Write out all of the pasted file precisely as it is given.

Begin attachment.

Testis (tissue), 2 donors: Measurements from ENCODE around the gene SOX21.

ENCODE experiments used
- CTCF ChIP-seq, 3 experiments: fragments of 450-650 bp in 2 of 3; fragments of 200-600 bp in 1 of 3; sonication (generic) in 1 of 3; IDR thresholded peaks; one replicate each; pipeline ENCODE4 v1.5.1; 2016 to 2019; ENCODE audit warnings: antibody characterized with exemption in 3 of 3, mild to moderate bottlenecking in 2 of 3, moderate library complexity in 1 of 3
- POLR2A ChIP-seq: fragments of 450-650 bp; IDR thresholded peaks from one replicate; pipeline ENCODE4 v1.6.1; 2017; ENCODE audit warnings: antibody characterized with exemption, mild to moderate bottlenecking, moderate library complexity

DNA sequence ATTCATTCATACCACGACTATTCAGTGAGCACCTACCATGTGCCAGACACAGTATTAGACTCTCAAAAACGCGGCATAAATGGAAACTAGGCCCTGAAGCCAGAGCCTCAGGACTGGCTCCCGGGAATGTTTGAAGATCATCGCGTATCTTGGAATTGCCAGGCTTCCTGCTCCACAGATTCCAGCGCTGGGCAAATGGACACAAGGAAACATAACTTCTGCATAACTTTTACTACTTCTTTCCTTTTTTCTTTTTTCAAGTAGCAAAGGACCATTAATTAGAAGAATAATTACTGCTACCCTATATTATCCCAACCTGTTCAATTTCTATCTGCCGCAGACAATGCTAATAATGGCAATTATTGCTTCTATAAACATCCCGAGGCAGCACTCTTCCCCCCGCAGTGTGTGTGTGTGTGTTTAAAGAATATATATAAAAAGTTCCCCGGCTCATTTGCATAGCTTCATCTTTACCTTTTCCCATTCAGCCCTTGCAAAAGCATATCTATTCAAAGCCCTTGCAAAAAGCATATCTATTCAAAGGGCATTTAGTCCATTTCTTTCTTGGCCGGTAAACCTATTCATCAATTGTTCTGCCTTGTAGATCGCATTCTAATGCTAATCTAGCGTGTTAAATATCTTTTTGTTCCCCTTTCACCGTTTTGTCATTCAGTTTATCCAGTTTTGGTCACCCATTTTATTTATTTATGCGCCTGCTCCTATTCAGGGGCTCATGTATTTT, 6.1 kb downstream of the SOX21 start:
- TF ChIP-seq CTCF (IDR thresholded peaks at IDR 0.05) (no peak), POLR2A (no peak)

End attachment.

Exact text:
Testis (tissue), 2 donors: Measurements from ENCODE around the gene SOX21.

ENCODE experiments used
- CTCF ChIP-seq, 3 experiments: fragments of 450-650 bp in 2 of 3; fragments of 200-600 bp in 1 of 3; sonication (generic) in 1 of 3; IDR thresholded peaks; one replicate each; pipeline ENCODE4 v1.5.1; 2016 to 2019; ENCODE audit warnings: antibody characterized with exemption in 3 of 3, mild to moderate bottlenecking in 2 of 3, moderate library complexity in 1 of 3
- POLR2A ChIP-seq: fragments of 450-650 bp; IDR thresholded peaks from one replicate; pipeline ENCODE4 v1.6.1; 2017; ENCODE audit warnings: antibody characterized with exemption, mild to moderate bottlenecking, moderate library complexity

DNA sequence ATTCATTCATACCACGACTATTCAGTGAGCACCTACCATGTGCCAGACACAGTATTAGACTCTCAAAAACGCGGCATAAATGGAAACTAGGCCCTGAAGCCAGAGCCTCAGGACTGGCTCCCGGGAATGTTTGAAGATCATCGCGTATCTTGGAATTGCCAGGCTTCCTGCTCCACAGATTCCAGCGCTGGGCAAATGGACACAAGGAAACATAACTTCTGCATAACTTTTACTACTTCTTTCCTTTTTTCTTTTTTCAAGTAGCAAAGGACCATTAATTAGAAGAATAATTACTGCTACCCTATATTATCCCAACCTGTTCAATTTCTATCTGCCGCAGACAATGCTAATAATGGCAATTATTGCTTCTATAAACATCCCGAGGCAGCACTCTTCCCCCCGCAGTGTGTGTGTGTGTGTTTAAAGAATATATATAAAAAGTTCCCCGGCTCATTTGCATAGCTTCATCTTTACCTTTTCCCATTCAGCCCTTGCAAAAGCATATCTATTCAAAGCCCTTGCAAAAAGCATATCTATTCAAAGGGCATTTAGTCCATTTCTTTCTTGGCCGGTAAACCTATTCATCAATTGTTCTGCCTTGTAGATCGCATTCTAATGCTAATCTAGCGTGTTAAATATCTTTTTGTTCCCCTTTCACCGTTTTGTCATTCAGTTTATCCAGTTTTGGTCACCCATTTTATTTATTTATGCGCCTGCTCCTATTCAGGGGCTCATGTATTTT, 6.1 kb downstream of the SOX21 start:
- TF ChIP-seq CTCF (IDR thresholded peaks at IDR 0.05) (no peak), POLR2A (no peak)